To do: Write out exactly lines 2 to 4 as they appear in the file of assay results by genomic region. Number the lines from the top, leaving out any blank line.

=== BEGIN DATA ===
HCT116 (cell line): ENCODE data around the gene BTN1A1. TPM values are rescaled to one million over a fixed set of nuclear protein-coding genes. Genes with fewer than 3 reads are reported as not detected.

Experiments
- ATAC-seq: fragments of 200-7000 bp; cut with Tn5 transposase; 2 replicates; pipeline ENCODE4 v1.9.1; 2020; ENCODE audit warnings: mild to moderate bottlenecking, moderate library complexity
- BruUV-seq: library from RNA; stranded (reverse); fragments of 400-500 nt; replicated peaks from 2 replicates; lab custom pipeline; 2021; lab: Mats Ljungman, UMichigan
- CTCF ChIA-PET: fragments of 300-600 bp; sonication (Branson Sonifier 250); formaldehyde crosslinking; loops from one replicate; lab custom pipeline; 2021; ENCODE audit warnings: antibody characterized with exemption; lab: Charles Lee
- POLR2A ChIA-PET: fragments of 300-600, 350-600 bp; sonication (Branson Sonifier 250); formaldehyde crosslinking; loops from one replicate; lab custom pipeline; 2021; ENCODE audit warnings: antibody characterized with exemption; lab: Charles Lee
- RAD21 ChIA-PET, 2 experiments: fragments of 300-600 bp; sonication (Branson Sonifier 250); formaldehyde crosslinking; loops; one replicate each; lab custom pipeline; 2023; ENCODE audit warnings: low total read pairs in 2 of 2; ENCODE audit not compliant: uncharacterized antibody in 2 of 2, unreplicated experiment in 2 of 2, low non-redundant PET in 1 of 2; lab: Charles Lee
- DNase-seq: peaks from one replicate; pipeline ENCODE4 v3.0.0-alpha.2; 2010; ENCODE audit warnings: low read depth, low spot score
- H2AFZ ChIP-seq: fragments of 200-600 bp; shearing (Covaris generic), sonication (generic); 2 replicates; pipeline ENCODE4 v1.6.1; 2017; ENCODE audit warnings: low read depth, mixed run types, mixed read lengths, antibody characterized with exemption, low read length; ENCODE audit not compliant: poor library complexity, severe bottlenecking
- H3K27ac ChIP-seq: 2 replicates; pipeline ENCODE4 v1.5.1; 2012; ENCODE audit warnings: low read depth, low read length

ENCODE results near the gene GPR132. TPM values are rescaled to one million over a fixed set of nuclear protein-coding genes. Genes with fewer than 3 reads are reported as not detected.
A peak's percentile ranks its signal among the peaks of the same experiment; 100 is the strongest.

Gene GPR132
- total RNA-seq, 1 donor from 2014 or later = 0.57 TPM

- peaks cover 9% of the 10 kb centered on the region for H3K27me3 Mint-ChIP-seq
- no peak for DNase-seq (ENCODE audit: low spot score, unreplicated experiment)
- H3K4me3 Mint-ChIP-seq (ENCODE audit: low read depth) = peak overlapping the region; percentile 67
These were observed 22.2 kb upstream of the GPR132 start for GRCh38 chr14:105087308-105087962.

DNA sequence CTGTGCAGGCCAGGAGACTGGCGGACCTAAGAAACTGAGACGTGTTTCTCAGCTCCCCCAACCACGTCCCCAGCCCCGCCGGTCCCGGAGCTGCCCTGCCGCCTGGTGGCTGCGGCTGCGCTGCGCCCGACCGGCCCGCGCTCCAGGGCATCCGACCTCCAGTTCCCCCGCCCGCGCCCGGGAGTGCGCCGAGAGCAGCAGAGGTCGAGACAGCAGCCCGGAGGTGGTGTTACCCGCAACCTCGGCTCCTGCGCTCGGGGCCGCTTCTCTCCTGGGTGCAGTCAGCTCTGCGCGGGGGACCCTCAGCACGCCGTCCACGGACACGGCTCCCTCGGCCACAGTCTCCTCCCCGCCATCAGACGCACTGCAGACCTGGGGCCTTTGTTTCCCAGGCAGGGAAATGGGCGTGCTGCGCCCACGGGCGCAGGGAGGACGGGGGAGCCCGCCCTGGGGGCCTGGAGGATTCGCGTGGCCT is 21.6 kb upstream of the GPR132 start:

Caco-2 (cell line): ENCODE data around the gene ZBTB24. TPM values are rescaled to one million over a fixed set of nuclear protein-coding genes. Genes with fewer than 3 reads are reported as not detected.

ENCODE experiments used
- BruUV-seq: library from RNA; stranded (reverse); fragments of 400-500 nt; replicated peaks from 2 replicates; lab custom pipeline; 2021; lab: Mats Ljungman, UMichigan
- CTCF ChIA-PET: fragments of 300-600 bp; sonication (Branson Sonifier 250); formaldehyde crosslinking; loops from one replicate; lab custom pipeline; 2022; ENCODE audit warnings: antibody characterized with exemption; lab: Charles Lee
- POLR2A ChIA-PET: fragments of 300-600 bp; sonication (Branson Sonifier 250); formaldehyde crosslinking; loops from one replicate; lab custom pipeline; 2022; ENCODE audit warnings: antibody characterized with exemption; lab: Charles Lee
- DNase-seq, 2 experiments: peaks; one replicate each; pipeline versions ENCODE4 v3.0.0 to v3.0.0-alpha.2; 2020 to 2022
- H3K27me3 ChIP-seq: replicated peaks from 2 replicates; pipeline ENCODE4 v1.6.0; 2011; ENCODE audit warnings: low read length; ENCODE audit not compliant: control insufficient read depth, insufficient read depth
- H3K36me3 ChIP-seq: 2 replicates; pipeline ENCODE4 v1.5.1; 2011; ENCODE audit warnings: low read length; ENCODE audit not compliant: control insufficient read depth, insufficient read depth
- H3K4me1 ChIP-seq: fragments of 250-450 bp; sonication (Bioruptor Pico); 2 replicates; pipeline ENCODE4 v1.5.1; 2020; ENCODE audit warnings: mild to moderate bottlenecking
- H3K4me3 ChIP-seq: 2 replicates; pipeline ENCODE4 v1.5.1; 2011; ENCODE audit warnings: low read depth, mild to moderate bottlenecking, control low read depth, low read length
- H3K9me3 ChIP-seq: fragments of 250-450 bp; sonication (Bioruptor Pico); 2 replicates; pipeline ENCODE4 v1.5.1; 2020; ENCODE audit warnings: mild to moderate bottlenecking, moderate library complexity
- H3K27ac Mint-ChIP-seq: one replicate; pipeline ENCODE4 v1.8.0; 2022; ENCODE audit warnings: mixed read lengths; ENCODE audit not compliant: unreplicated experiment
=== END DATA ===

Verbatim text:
Experiments
- ATAC-seq: fragments of 200-7000 bp; cut with Tn5 transposase; 2 replicates; pipeline ENCODE4 v1.9.1; 2020; ENCODE audit warnings: mild to moderate bottlenecking, moderate library complexity
- BruUV-seq: library from RNA; stranded (reverse); fragments of 400-500 nt; replicated peaks from 2 replicates; lab custom pipeline; 2021; lab: Mats Ljungman, UMichigan